Waiting. Today felt like the perfect day to write this blog. Today is the day in between Good Friday and Easter. It is the day of waiting. It is the day commemorating the day Jesus’ body lay in the tomb. It is the day when the disciples probably felt all hope was lost. They mourned the loss of Jesus, convinced that he was gone for good.
It is also the day of rest. Sabbath. Some have called this day the Great Sabbath. It was the day when Mary Magdalene and Mary, mother of Jesus had to wait before they could tend to the body as they intended to on Sunday. I can only imagine how anxious they must have felt. My own mother has a terrible time of staying still…especially when mourning. When my grandmother passed away last year, my mother went full force into preparation mode for funeral arrangements, out of town family hosting, and then taking care of my grandmother’s belongings and affairs. It was her way of honoring and taking care of her mother one last time and also a way to deal with such a painful experience. I can imagine that the Great Sabbath was not restful for Mary, mother of Jesus. As many mothers would feel, I can see how she might have wanted to take care of him even if for one last time. She probably wanted make sure his body was prepared for burial properly. Except on Saturday she had to wait. She could not do anything about Friday and didn’t know what was about to happen on Sunday. But, as Tony Campolo quotes from his pastor at Mt. Carmel Baptist Church “It’s Friday, but Sunday’s coming.”Embed from Getty Images
The gist of that message is that even though the hour looks bleak, we can have hope that Jesus is alive. Saturday is a day of waiting, but Sunday’s coming.
What does that mean for us singles and those that pray with unmet expectations? Sunday’s coming. My 20’s and 30’s were wrecked with forced Sabbaths. Sabbaths are difficult when all we want to do is DO. I’m a do-er. I’m the Martha versus Mary. I’m the one who needs to make things happen or I’ll implode.
I remember 3 days before I graduated seminary, my roommate found me on my computer on both Monster.com and Match.com trying to get a job and a husband before we graduated. More recently, in my need to “do” I’ve found myself on Eharmony, shopping on a mission, ready to add someone to my cart and pay for express delivery. This, mind you, is different from my more laid back friends who can take it as a way to date which is just a way to meet new people that could possibly lead to something else. My need to “do” causes me to find a husband the way I find grain-free, dairy-free, gluten-free coconut tortilla wraps. But today I must wait.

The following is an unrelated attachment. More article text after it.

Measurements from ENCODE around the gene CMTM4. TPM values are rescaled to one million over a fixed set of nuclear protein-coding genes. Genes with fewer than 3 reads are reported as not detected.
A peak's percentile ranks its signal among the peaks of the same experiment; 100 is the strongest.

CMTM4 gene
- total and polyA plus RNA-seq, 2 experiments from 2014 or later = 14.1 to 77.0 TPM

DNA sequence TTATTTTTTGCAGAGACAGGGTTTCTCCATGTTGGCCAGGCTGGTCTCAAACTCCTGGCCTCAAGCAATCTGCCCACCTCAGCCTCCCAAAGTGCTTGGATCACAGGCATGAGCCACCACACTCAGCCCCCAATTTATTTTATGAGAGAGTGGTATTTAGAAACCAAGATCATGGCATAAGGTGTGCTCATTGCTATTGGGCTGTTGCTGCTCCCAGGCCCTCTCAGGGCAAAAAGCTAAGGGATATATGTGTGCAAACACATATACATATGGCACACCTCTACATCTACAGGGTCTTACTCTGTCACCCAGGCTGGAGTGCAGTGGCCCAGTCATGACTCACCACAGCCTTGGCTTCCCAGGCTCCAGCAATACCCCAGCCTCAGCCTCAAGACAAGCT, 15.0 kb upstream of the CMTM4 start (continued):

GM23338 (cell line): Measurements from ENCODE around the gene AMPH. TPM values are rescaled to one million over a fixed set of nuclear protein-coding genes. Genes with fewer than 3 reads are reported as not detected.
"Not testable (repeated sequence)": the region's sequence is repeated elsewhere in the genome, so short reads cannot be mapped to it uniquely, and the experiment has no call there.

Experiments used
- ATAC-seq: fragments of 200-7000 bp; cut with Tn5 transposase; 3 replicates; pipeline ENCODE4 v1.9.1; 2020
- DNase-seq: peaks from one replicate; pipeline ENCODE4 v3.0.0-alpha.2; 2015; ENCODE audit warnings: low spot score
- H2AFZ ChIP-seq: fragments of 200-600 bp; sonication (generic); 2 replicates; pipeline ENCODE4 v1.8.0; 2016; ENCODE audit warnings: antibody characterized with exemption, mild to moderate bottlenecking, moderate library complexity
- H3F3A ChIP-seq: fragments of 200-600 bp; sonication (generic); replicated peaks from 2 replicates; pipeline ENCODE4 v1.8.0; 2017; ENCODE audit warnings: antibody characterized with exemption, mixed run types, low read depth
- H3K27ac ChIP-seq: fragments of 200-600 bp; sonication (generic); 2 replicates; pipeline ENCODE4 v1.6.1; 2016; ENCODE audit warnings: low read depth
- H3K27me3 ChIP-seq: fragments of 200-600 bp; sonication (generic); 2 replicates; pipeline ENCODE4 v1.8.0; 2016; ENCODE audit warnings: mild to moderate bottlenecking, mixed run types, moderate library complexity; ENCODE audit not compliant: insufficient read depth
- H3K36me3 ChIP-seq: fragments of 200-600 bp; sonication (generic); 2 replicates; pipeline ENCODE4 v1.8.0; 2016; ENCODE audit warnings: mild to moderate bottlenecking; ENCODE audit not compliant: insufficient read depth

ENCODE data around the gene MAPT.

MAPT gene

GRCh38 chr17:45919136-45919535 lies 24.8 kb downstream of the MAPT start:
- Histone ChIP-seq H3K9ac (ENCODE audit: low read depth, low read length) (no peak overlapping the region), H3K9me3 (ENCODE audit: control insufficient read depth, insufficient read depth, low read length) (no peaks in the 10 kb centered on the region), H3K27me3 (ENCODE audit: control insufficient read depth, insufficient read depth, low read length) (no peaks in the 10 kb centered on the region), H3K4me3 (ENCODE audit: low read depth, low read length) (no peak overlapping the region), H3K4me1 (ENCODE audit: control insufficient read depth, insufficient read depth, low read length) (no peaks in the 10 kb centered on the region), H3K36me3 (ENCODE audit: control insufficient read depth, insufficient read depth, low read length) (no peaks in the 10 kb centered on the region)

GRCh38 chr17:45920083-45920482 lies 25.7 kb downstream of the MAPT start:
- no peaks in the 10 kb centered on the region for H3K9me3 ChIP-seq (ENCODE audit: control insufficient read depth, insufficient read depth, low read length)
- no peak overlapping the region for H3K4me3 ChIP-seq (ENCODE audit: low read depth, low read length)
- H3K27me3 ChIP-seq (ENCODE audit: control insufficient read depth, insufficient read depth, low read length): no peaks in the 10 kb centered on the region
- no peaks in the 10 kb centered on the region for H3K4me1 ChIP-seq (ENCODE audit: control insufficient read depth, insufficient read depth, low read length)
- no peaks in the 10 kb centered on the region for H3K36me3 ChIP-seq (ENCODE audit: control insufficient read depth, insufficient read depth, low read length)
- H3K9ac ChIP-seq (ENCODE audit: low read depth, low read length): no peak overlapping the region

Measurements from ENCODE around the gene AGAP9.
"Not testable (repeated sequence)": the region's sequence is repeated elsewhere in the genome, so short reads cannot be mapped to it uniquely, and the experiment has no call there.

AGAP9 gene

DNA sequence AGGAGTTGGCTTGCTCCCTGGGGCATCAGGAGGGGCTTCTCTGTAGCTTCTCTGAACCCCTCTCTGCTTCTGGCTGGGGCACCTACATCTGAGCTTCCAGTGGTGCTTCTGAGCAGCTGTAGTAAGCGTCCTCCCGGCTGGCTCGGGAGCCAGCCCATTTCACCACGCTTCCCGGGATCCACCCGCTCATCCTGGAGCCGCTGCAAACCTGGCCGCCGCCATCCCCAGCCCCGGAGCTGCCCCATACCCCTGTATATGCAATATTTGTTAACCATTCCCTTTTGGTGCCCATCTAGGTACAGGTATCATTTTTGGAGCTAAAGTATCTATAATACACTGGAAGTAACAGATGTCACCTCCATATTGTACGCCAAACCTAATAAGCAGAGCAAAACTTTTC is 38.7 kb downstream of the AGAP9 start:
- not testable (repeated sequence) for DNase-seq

Praying year after year and hanging on to hope that God will answer favorably can be incredibly difficult. One of the greatest reasons, I think, is because many of us no longer know what it means to wait. Here in Silicon Valley, I can order office supplies from Google Express to be delivered that day, subscribe to a meal service where they bring me food I can prepare in 10 minutes (and still feel like it’s homemade because well, technically…), and stream videos instantly. Not only do I not have to wait, I don’t even have to move! This is the culture many of us live in.
There are women in Africa who walk long distances and then stand in line and wait to draw water for their homes each day. There are people who fish and hunt, not just for sport but because that’s how they sustain their families. They wait for water and food because that’s what they need to do. Waiting brings life.
And so it is on the Great Sabbath. Where Friday brought death, waiting for Sunday can bring life. It’s painful at times and slow and anxiety producing yes, but it’s also a discipline in hope and patience. While we may want to “getter dun” and act on the things we want and desire, we need to also learn to wait. I know some of you may be thinking, “Okay, I have enough character built by this point.” Or “Haven’t I waited faithfully long enough?” But those are not questions we get to answer and so we wait.
What I have found most helpful in this waiting period is working on my peace and trust in the Lord. I know it sounds super cliche Christian, but that’s all I’ve got. I’m not talking compartmentalized peace in Jesus, where you can have full trust in him in every aspect of your life…except singleness. Or where we lie to ourselves and say “I trust the Lord” and yet remain anxious and impatient. I mean deep, raw trust and commitment to the Lord where you can sacrifice the very desire you want most. Can you give up what may have become an idol?
One night I was driving home on the freeway and I was struck by the decision of choosing my desire for a husband and Jesus. I was in tears as I realized what God was asking of me. If I died that night, would I end up in heaven bitter that I didn’t get what I wanted most out of life? The question I heard in the car by myself was “Am I really enough?” That night I prayed, “I choose you God.” And for the years following I have had to remind myself and pray that prayer over and over again. I choose you God.
Waiting is terrible when we don’t have a peace about what will happen next. I know the idea of giving up this desire may seem insane and scary. You may be thinking, “If I give up this desire then God may take me up on that.” I’m not saying give up on your desires altogether, because clearly I haven’t. But there is something about checking in with our hearts about the order of importance our desires have in our lives. Is God’s grace truly sufficient for you?
When I was able to grasp His love for me wholly (or at least as much as I can), I was able to take a deep breath and step back. I can wait today because I know Sunday is coming.